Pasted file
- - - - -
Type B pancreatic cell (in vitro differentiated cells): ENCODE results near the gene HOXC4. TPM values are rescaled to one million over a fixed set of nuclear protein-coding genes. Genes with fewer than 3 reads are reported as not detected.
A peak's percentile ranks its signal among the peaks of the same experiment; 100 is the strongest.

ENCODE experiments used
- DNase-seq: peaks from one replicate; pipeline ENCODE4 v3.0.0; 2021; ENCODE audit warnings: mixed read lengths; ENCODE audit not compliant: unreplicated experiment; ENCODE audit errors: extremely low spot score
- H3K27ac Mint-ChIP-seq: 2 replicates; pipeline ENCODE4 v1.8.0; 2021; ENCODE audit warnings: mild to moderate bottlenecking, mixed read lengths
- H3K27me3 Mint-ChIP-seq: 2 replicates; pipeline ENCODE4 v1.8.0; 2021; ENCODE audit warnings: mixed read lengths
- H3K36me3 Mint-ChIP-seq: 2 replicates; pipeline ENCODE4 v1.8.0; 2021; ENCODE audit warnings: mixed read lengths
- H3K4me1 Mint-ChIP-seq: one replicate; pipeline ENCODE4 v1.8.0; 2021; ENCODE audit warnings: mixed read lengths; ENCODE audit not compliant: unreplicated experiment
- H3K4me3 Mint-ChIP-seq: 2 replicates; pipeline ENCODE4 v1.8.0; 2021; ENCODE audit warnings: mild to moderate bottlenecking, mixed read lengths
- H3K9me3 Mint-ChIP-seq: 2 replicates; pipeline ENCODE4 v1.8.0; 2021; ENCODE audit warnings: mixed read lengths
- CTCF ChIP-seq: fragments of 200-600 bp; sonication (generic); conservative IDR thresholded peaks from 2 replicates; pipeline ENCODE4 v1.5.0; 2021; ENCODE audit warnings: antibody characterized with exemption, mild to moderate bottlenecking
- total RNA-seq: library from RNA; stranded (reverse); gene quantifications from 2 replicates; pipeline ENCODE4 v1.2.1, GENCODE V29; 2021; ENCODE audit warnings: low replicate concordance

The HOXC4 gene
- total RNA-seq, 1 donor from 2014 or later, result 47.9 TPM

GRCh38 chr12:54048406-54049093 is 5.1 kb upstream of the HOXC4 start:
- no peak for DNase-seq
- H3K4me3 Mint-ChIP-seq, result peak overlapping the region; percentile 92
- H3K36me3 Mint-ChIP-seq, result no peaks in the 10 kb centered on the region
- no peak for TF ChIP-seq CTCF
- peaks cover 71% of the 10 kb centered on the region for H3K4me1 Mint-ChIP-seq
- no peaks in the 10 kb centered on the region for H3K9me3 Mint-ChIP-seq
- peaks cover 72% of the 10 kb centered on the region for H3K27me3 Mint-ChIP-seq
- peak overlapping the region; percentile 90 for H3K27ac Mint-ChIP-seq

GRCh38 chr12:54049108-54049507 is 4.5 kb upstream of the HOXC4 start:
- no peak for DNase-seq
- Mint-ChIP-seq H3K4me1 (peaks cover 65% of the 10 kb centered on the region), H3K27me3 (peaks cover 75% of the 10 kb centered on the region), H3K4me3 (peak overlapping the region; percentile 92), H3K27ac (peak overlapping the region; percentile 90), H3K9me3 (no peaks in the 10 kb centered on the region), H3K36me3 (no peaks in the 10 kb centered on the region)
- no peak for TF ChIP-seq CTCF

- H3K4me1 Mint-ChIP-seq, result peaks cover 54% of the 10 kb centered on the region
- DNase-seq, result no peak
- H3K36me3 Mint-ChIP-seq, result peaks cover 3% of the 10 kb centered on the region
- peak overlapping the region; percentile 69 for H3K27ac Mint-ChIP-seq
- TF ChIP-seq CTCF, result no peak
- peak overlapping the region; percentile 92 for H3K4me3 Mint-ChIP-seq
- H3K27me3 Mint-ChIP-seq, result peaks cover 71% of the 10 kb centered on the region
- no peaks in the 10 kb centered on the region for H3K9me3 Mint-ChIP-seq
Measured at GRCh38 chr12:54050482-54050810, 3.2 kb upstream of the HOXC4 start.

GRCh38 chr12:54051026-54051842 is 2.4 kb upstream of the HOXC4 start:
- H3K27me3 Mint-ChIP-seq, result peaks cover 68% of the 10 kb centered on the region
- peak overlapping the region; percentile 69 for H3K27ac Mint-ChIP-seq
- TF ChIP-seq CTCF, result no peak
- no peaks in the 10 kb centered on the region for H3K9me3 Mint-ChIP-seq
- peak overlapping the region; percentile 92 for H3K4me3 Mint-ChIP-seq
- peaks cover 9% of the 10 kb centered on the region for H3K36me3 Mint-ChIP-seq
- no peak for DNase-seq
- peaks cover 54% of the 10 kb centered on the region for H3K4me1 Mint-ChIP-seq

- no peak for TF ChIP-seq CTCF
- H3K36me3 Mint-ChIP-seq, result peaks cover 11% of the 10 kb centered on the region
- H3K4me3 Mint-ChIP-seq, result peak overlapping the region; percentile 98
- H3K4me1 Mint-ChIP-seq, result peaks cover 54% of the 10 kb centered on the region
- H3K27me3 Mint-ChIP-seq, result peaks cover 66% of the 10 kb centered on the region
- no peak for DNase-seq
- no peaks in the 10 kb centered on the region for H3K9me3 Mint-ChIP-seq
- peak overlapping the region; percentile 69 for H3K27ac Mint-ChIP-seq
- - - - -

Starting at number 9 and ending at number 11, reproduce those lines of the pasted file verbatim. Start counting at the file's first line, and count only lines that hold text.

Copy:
- H3K4me3 Mint-ChIP-seq: 2 replicates; pipeline ENCODE4 v1.8.0; 2021; ENCODE audit warnings: mild to moderate bottlenecking, mixed read lengths
- H3K9me3 Mint-ChIP-seq: 2 replicates; pipeline ENCODE4 v1.8.0; 2021; ENCODE audit warnings: mixed read lengths
- CTCF ChIP-seq: fragments of 200-600 bp; sonication (generic); conservative IDR thresholded peaks from 2 replicates; pipeline ENCODE4 v1.5.0; 2021; ENCODE audit warnings: antibody characterized with exemption, mild to moderate bottlenecking